Kelly McGonigal, Ph.D., hopes you have a stressful day. But before you jump to conclusions about her, let the health psychologist, researcher and author(kellymcgonigal.com) explain.
Author and researcher Kelly McGonigal, Ph.D., speaks during the AAFP Family Medicine Experience. McGonigal talked about stress during the Oct. 1 general session in Denver.
"Like all of you, I was trained to view stress as the enemy of all things good and that stress increases the risk of anything you don't want, from divorce and depression to death," she said during her Oct. 1 general session presentation during the 2015 AAFP Family Medicine Experience. "And the only way to deal with stress actively and responsibly is to reduce stress or avoid stress."
McGonigal, however, said she has changed her approach to stress and now thinks that how people think about stress plays a big role in how they experience it.
She opened her presentation by asking how many people in the audience had been stressed the previous day. Many hands rose.
"I've gotten very interested in what we think the right answer to that question is supposed to be," she said.
A Gallup World Poll(psycnet.apa.org) of people in 121 countries asked the same question. Researchers then created a stress index for those countries based on the percentage of people who said yes. They then looked to see whether a nation's stress index was correlated with other indices of well-being.
"They found it was, but in exactly the opposite direction of what they had expected," McGonigal said.
Researchers found that countries with higher stress indices were also those with high gross domestic product, longer life expectancy and higher levels of satisfaction with work, life and community.
"Overall, what they found is that the happiest people on the planet were those with high levels of stress," she said, "and the unhappiest, most depressed people on the planet were reporting a lack of stress in their lives."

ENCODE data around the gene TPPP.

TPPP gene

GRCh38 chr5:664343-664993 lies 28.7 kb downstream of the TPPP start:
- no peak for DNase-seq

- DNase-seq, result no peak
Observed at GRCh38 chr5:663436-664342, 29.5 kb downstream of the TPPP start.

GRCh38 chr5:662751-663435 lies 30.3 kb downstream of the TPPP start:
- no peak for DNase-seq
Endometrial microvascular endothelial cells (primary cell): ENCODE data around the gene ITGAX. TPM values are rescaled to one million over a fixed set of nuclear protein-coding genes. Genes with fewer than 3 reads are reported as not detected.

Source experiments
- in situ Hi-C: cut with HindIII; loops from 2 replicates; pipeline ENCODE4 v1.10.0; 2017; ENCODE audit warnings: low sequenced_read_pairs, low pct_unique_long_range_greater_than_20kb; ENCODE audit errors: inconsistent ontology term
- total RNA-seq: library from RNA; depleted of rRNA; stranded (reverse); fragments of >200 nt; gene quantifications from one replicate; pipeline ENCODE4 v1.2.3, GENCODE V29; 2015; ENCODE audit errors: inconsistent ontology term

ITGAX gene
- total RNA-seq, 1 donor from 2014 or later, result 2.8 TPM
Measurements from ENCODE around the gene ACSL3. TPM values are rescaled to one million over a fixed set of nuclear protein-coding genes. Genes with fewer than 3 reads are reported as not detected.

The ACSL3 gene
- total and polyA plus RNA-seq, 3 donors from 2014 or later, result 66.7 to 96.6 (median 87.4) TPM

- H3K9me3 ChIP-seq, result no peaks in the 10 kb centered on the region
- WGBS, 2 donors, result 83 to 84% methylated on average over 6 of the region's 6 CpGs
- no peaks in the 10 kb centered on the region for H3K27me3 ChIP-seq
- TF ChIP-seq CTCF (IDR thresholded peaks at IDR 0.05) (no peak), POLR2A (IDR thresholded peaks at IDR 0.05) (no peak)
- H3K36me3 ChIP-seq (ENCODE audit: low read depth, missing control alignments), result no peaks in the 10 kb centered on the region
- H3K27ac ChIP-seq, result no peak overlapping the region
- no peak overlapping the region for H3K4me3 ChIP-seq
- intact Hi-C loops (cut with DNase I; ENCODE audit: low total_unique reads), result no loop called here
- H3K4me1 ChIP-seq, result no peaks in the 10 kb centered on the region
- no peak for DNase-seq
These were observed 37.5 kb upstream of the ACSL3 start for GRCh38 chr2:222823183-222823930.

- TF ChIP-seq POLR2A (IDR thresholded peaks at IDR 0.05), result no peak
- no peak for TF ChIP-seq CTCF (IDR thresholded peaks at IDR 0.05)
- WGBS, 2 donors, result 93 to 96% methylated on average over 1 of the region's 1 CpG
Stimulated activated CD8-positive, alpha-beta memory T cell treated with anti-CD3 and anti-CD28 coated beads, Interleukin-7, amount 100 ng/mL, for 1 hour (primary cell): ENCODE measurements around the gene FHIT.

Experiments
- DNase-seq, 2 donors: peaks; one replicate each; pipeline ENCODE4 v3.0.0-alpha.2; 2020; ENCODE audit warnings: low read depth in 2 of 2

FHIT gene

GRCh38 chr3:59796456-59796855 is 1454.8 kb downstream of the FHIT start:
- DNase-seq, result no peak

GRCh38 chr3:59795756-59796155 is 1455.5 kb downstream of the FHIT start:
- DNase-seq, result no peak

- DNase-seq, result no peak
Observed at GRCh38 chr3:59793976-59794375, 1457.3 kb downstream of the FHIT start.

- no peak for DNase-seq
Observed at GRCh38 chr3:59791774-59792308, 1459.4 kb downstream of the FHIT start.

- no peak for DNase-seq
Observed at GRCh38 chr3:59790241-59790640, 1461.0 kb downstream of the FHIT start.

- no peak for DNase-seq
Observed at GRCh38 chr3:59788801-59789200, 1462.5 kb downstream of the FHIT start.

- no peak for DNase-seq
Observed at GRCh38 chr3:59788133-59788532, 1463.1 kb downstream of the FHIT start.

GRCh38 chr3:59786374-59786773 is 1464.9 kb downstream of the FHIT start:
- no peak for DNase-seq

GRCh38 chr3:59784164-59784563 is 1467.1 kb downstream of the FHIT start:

How can this be? McGonigal said some of the greatest sources of stress -- work, family, relationships and goals -- also can be sources of love, laughter and happiness.
"Guess what the No. 1 life circumstance was that best predicted both experiencing a great deal of stress yesterday and smiling and laughing a lot yesterday?" she said. "Having a child under the age of 18 living at home."
Although stress can lead to poor health outcomes, it also can make a person more resilient. One study found that 82 percent of men(www.ncbi.nlm.nih.gov) said they cope with stress by drawing on strength acquired from handling previous difficulties.
Research also has shown(www.ncbi.nlm.nih.gov) that stress in a person's life can confer a heightened level of compassion for others who are suffering, and people can experience joy from helping others in need.
McGonigal said one thing that influenced the way she thought about stress was the stress inventory or checklists that some health professionals use. Such resources assign point values to things like divorce, loss of employment and moving. Patients then add their scores based on all the negative events they experienced in the past year, and the tool indicates their likelihood of having a poor health outcome based on their score.